WCAG 2.1

wcag21graphicWCAG 2.1 If you had the opportunity to engage potential clients that previously could not access your business, would you consider that a good move? I believe most business owners would agree if the cost to engage the potential clients did not exceed the potential return on investment. Updating your website to make it accessible to individuals with disabilities does not require a significant investment and taking that step may set you apart from your competition. Besides, why wouldn’t you want your website accessible to everyone.

The World Wide Web Consortium (W3C) has recommended that all websites follow the Web Content Accessibility Guidelines (WCAG) 2.1, just released on June 5th, 2018. The W3C is a worldwide community that develops standards to ensure the long-term growth and standardization of the internet. The June 2018 update is the first in a decade and it sets the standard for the web development industry to follow. WCAG 2.1 details appropriate website accommodations for deafness and hearing loss, blindness and low vision, limitations of movement, speech disabilities, cognitive limitations, photosensitivity, and combinations of these.

How does this impact your business? A website visitor that has a disability may use an assistive device, a modified keyboard and/or software to navigate the internet. If a website is not coded to be compatible to the assistive device, it will inhibit and frustrate the visitor.

The good news is that conforming to WCAG 2.1 improves your website overall and makes it more attractive to search engines. In addition, changes you make to your website to accommodate someone with disabilities makes your website easier to engage for all visitors and that is good marketing. Taking the steps to make sure your website is accessible starts at the top of your organization. Your website is always changing, and you must have policies to insure your staff, or outside contractors have the knowledge to maintain compliance. Your compliance policy does not have to be complicated, it simply should guide your team on why your website should be accessible, the steps you take to maintain accessibility and the appropriate response to an inquiry should someone find part of your website inaccessible.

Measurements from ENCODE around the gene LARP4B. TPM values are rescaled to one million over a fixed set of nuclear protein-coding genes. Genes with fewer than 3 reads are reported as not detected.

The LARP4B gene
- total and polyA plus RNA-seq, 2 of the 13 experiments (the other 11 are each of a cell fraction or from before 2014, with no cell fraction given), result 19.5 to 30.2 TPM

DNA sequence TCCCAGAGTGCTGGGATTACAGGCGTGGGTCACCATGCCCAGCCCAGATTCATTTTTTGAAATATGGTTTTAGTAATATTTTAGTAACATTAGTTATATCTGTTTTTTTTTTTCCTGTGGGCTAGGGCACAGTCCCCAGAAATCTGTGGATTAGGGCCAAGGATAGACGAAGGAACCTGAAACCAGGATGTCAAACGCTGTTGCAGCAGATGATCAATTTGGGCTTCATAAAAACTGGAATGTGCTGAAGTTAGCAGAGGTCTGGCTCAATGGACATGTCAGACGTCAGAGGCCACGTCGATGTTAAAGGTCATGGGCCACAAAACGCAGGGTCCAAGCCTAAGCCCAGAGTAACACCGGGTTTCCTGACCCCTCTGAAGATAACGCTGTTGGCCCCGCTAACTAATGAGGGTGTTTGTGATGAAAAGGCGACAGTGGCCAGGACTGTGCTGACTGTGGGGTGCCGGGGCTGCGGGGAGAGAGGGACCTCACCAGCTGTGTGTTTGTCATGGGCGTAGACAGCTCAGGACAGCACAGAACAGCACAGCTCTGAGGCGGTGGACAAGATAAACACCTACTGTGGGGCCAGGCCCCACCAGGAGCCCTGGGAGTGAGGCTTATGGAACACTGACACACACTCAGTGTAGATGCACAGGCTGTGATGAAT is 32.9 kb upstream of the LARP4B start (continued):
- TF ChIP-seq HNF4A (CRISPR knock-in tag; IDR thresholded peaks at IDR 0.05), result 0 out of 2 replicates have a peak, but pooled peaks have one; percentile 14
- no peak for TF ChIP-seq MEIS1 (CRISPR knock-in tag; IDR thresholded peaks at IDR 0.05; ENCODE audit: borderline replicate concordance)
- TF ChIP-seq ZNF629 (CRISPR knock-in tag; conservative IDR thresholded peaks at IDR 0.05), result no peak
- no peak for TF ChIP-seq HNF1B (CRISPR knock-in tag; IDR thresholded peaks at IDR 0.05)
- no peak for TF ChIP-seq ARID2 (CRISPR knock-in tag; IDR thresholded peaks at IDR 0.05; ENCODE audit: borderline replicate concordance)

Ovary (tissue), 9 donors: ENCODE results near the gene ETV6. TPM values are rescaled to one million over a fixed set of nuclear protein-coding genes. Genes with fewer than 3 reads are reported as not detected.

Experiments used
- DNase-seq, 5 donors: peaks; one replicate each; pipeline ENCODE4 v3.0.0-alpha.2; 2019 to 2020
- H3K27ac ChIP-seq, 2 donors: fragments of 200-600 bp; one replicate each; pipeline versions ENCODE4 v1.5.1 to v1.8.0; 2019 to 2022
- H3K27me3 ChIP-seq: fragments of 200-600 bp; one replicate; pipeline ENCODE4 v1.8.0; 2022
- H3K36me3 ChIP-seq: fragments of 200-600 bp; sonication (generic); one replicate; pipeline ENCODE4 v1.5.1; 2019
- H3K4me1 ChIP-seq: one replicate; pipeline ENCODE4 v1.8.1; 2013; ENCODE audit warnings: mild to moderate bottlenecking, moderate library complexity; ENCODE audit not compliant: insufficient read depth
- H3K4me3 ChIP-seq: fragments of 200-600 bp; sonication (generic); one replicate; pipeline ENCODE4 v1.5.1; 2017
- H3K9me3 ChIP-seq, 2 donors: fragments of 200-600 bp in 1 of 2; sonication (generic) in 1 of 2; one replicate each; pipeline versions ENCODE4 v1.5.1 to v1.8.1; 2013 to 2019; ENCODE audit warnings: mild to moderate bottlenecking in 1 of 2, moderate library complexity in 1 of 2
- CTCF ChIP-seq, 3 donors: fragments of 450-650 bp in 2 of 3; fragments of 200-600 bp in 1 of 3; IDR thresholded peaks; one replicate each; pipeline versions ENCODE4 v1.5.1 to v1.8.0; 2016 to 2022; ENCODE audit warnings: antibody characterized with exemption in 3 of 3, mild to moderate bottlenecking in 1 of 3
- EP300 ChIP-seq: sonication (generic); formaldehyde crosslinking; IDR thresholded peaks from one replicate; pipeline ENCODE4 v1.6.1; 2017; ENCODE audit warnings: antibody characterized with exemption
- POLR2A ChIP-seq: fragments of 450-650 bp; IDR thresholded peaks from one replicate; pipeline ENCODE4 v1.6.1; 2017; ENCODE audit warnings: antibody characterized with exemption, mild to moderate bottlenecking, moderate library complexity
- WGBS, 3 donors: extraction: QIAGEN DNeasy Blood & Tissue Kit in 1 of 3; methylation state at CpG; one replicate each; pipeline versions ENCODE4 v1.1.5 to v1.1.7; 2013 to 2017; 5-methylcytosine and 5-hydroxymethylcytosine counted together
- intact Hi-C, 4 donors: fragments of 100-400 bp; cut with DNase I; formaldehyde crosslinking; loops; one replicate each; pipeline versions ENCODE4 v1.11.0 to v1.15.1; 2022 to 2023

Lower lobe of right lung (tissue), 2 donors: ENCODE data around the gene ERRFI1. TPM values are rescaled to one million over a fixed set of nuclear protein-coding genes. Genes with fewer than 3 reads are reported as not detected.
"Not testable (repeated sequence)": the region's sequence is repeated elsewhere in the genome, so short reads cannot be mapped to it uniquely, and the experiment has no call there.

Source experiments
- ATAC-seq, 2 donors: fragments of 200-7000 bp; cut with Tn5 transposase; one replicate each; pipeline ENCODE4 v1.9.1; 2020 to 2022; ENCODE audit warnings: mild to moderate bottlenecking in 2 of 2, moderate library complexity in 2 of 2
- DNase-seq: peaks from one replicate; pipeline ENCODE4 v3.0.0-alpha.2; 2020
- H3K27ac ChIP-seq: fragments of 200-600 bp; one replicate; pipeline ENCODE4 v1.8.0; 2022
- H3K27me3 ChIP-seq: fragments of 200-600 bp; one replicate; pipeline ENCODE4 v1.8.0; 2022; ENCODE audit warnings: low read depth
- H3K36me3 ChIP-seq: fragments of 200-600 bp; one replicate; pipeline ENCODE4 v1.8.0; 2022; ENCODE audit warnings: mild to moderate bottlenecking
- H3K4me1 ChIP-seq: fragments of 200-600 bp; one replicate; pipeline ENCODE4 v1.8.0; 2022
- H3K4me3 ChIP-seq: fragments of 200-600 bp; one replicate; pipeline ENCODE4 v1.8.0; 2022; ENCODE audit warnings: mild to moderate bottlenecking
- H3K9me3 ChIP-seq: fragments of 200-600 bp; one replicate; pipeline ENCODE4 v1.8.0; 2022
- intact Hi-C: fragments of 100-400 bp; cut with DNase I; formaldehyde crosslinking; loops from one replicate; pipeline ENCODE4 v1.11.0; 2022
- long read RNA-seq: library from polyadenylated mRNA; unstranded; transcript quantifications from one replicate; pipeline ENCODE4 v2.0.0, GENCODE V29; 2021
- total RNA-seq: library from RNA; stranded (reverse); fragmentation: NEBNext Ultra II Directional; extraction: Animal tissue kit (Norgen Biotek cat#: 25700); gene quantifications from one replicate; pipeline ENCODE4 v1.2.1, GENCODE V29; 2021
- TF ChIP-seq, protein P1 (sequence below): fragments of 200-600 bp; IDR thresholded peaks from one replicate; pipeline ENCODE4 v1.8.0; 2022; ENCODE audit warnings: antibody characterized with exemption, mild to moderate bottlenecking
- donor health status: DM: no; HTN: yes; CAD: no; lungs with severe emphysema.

The first step to insure your website is accessible is to conduct an audit of each webpage. An easy to use tool to assist in the process is available at wave.webaim.org. You simply post the URL and submit; the results will indicate areas that need attention. This website was launched in 2001 and is a free service. This website and other tools are only part of the process because even the best technology can trigger false positives or miss areas that need attention. A web developer with vast knowledge of WCAG combined with the industry tools is your best bet to audit your website, make the changes required for compliance and guide you on a good policy moving forward. Accessibility for all visitors and potential customers, that’s good for business.

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